The first line of treatment for degenerative disc disease is movement. It is important to strengthen and stretch the muscles to support the spine and take the pressure off of affected discs. Learn more about degenerative disc disease and how it is treated in this informative video.
Video presented by Grant Cooper, MD
In This Article:
- Degenerative Disc Disease Treatment for Low Back Pain
- Exercise and Physical Therapy for Disc Disease Treatment and Pain Management
- Pain Medications for Degenerative Disc Disease Treatment
- Pain Management Techniques for Degenerative Disc Disease
- Treating Chronic Pain and Depression from Degenerative Disc Disease
- Treatment for Degenerative Disc Disease Video
More Full Articles Related to this Video:
- Living with Degenerative Disc Disease
- Deciding on Surgery for Degenerative Disc Disease
- Lumbar Spine Fusion for Degenerative Disc Disease
Degenerative disc disease in the spine is basically wear and tear of the discs. As we get older, the hydration within the discs tends to leave and you end up with a drier disc. Now, degenerative discs don't necessarily cause any pain. It is very common to get an MRI and see degenerative discs that are totally asymptomatic. When discs cause pain, it is because there is a tear inside of the disc and the inflammatory proteins on the inside of the disc have oozed out. The proteins are irritating the outer third and the crust of the disc where there are nerve fibers.
When degenerative disc disease is causing axial lower back pain, the treatment approach generally focuses on taking away the inflammation from around the disc and stretching and strengthening the appropriate muscles through exercise, through physical therapy, to help take the pressure off of the disc so that the pain doesn't return. Often that starts with exercise, with physical therapy, with stretching and strengthening, and getting all the mechanics right with posture to unload the spine to take the pressure off to allow the disc to, essentially, heal.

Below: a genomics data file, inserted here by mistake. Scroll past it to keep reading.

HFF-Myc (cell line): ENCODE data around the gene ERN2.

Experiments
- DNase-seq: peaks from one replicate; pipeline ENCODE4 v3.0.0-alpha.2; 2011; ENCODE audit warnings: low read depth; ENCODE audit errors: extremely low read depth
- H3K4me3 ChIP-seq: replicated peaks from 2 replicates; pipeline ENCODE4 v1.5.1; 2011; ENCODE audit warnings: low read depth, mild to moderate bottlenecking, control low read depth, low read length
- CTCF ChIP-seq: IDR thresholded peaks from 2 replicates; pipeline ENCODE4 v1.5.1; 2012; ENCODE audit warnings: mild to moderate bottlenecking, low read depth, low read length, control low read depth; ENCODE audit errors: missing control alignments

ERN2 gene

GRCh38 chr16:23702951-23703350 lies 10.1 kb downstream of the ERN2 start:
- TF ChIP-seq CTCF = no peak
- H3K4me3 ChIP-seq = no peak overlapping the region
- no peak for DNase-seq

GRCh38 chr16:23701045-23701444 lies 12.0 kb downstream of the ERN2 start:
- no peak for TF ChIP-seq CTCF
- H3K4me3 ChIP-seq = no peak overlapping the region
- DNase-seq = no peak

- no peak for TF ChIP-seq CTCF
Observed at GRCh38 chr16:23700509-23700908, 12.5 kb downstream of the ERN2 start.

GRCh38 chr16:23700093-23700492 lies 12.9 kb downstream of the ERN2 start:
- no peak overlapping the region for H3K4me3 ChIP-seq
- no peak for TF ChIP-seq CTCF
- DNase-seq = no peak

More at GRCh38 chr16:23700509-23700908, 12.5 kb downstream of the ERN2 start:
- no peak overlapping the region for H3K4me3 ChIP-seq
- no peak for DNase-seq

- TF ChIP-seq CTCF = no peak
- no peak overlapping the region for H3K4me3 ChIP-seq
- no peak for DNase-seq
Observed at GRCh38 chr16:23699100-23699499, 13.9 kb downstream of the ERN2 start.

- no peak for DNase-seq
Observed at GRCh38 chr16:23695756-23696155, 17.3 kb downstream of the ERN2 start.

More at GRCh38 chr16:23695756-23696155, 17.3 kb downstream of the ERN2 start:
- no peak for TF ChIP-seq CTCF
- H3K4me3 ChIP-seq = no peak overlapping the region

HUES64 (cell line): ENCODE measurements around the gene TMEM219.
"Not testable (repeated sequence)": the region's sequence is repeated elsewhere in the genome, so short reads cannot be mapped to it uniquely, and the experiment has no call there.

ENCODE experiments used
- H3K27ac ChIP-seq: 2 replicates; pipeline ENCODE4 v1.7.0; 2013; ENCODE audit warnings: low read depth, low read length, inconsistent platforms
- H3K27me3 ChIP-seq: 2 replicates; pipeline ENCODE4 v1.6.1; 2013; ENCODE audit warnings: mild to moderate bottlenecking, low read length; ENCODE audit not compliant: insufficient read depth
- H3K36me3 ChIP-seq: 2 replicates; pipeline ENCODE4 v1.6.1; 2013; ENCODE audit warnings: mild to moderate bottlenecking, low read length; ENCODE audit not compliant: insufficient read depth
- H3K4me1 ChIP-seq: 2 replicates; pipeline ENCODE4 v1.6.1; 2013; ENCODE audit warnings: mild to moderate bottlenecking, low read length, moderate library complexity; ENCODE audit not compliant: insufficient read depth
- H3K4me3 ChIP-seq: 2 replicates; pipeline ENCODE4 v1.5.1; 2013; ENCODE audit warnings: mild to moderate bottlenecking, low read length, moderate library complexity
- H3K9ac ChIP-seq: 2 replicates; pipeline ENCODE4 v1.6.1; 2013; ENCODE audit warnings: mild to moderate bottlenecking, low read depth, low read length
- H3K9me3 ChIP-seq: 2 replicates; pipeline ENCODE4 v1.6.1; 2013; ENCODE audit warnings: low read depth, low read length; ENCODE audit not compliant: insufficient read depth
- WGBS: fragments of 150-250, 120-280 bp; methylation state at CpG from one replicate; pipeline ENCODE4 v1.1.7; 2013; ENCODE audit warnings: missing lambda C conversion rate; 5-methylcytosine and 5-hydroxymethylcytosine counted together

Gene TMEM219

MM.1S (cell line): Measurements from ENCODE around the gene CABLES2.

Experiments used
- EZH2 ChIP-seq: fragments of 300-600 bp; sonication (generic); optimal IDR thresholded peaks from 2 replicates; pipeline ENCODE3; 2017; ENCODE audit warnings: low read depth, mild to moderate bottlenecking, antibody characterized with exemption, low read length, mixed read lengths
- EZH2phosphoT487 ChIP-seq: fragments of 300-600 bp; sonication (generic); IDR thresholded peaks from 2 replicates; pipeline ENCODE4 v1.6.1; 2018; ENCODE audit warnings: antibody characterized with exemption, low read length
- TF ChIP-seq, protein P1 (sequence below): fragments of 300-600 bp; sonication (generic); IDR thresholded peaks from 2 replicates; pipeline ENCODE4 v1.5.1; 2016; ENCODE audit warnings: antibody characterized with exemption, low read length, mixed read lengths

There are some other modalities along the way. Oral medications can help control the pain, allowing a person to continue with physical therapy. Within physical therapy, there are passive modalities like TENS units, ultrasound, manual manipulations, or massage to help control the symptoms and also - in a smaller way - to take away the inflammation from around the disc.
When symptoms are persistent despite these exercise/physical therapy modalities, or if the pain is getting in the way of a person actually participating with the exercises, then there are other modalities, such as injections, to help take away the inflammation from around the disc, typically through an epidural steroid injection.
An epidural steroid injection is not going to fix a disc. It is not going to put hydration back into the disc, nor will it necessarily change the tear within the disc. What it will do is it will reset the inflammatory clock back down to zero and what this does is it allows a person to take advantage of this "window of opportunity" during which they can do more with the physical therapy. They can tweak the biomechanics so that, ideally, the inflammation doesn't return because the same stresses aren't going through the disc.
In rare instances when discs aren't responding to more conservative measures, and the pain is just persisting and its interfering with quality of life, it is certainly appropriate to have a conversation with a spinal surgeon about surgical alternatives.